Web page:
together something truly historical and momentous. Brilliant, absolutely
brilliant! The only problem is that the idea makes too much good sense
and, more often than not, the-powers-that-be just don’t seem to
comprehend or receive those ideas. But we’re hoping that perhaps this
time it will be different. There surely is still enough time to plan for
what you suggest. Do we need an E-mail petition?
In fact, private organizations and groups should have permission or
be able to set up their own “big screen” for their members to view
the inauguration together in whatever venue the group or organization
may have. Hopefully, that wouldn’t be a problem ((like when the NFL
stopped churches from broadcasting football games on big screens at
church for collective viewing), since the inauguration is a public event
and will be broadcast worldwide
No one can dispute that Jonathan Rees was a character who generated a
lot of discussion. I know that he was controversial, and of course, he
stepped over the line many times. However, he was willing to ask
questions and to point out that the emperor wasn’t wearing any clothes
when our politicians were buck naked. Mr. Rees also ran for the Ward 3
councilmember slot, and that takes a fair amount of courage and
commitment and effort.
The Tenleytown listserv had a small discussion about Mr. Rees’
death and his behavior while he was alive, and I found the discussion
(speaking ill of the dead), albeit short, to be quite distasteful. In
fact, I find the “wild West” atmosphere of most listservs and blogs
to be distasteful because people tend to be quite rude and guilty of
making personal attacks that discourage honest dialog.
I appreciate the discussions and forum on themail all the more for
the civility that you demand from contributors. The disagreements among
writers are healthy and necessary in an open and democratic society, and
the civility allows us the freedom to post without fear of the ugliness
found in other forums. Keep up the great work, and thanks again for the
tone and tenor of themail.
Jonathan was many things to many people but thank you for respecting
[There is now an ongoing campaign by anonymous posters to listservs
and commentators on blogs to claim that Jonathan Rees didn’t die and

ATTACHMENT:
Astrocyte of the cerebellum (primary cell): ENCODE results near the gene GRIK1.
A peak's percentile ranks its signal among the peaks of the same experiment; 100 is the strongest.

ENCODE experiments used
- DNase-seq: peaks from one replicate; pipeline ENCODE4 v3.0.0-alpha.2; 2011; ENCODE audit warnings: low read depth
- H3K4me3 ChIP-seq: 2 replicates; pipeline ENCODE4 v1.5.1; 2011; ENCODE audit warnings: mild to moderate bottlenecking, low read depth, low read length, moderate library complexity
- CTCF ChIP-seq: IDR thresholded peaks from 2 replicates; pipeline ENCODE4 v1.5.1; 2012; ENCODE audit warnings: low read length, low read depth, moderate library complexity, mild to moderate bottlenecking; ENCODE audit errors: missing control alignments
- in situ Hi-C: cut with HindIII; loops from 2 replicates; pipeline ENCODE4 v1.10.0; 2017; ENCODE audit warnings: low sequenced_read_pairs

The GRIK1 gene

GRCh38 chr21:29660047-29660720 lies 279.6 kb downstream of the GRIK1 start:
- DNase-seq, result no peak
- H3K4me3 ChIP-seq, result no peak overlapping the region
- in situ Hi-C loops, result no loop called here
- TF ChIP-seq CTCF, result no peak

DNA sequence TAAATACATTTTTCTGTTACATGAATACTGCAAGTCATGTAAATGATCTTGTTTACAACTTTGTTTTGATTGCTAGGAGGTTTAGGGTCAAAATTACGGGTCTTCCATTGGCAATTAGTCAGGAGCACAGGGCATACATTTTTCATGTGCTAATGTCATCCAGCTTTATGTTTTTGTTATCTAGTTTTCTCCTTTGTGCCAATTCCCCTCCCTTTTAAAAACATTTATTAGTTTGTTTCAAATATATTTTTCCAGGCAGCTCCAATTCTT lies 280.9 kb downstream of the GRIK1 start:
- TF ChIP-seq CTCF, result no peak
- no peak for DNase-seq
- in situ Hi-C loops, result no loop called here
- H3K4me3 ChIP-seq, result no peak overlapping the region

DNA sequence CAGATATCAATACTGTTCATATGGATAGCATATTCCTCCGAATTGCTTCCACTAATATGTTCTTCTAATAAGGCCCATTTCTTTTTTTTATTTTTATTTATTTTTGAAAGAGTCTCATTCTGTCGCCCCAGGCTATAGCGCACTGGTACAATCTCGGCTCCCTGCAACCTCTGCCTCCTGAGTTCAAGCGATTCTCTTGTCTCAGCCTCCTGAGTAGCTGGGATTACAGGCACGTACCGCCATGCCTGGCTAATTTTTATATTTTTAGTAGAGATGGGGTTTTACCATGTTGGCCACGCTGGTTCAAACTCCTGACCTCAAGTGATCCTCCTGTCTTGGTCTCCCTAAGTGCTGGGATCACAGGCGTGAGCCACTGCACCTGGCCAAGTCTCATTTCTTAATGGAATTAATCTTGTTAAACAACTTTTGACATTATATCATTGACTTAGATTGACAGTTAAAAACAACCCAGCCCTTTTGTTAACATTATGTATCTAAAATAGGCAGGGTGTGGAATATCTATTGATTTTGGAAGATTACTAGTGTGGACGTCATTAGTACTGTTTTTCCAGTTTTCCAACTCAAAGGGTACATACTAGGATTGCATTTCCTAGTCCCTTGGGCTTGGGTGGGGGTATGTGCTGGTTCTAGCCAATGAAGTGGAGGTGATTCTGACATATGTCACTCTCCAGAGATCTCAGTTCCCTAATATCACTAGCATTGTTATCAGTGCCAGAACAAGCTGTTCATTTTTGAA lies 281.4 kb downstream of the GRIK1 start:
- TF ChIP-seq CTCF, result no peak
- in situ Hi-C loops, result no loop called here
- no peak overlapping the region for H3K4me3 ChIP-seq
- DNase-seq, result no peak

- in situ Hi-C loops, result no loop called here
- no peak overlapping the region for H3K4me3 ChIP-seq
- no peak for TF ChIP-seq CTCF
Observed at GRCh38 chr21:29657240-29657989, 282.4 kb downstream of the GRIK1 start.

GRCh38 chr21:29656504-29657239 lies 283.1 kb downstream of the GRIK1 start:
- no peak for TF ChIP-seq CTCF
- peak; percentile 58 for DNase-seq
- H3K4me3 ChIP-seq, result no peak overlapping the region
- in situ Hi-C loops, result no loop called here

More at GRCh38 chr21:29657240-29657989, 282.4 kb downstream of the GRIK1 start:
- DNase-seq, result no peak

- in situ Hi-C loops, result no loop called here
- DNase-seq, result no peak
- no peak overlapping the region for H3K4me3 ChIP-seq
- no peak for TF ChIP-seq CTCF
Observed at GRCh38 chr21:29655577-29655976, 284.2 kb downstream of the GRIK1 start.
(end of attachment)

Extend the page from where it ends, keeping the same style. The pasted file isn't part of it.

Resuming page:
that reports of his death are a hoax. This claim is a malicious and
false rumor. The church where his funeral service was held and the
cemetery where he was buried have both been identified on these blogs,
so there is no reason for anyone to continue to believe or spread this
story. — Gary Imhoff]
CLASSIFIEDS — EVENTS
Divorce Your Car, December 4
Jazmine Zick, email@example.com
While public transportation use continues to rise in America, the
overall number of people served is fairly small. What will it take to
get Americans out of their cars? What is the role of private business in
public transit? How do you provide a variety of transit options? How can
we design neighborhoods that are more walkable and encourage public
transit? Listen to Robin Chase, cofounder, Zipcar, and founder and CEO,
GoLoco; Bert Gregory, FAIA, President and CEO, Mithun Architects +
Designers + Planners; and Shelley Poticha, President and CEO,
Reconnecting America, discuss how to encourage more energy efficient
travel for the future. Juliet Eilperin, a journalist at The
Washington Post, will moderate the program. At the National Building
Museum, 401 F Street, NW, Judiciary Square stop, Metro Red Line.
Register for events at http://www.nbm.org.
Gifts for Good Alternative Gift Fair, December
John Tobe firstname.lastname@example.org
This Saturday, December 6, 11:00 a.m.-3:00 p.m., at St. Patrick’s
Episcopal Day School, The Great Hall, 4700 Whitehaven Parkway, NW (off
MacArthur Boulevard). Are you tired of ties? No longer tickled by Elmo?
Do you want to give a gift for good and have your presents felt in the
world? Then please join us at the third annual Gifts for Good Fair ( http://www.dcgiftsforgood.org).
How does this work? You are given the opportunity to learn about many
charities and, after making a contribution, take away a token gift to
give to family and friends on your holiday shopping list. Why spend
precious holiday time in crowded malls shopping for gifts that will only
end up in a closet by New Year’s when helping families and communities
here and abroad is an alternative option in the true spirit of giving?
The market offers a variety of tax-deductible gift options that will
benefit those in need in the Washington region and around the world.
Please note, organizations at the market will accept cash or checks.
The market will be staffed by children and parents from St. Patrick’s
Episcopal Day School. All proceeds go directly to the participating
Gray to Speak in Cleveland Park, December 9
George Idelson, email@example.com
DC council chairman Vincent Gray will address the Cleveland Park
Citizens Association at the Cleveland Park Library on Tuesday, December
9, at 6:30 p.m.
The Office of the State Superintendent of Education (OSSE) is hosting
a job fair on December 9 in the Old Council Chambers located on the 1st
Floor of 441 4th Street, NW. Doors will open at 9:30 a.m.; the fair will
begin at 10:00 a.m. and end at 4:00 p.m. The fair is open to the public;
hiring managers will be on site to make conditional job offers.
Opportunities are available in federal grants management, special
education, and early childhood education. There will be kiosks on site
for job applicants to fill out employment applications online. For more
information, please E-mail firstname.lastname@example.org
or call 727-6436. The job opportunities are accessible at http://www.dchr.dc.gov.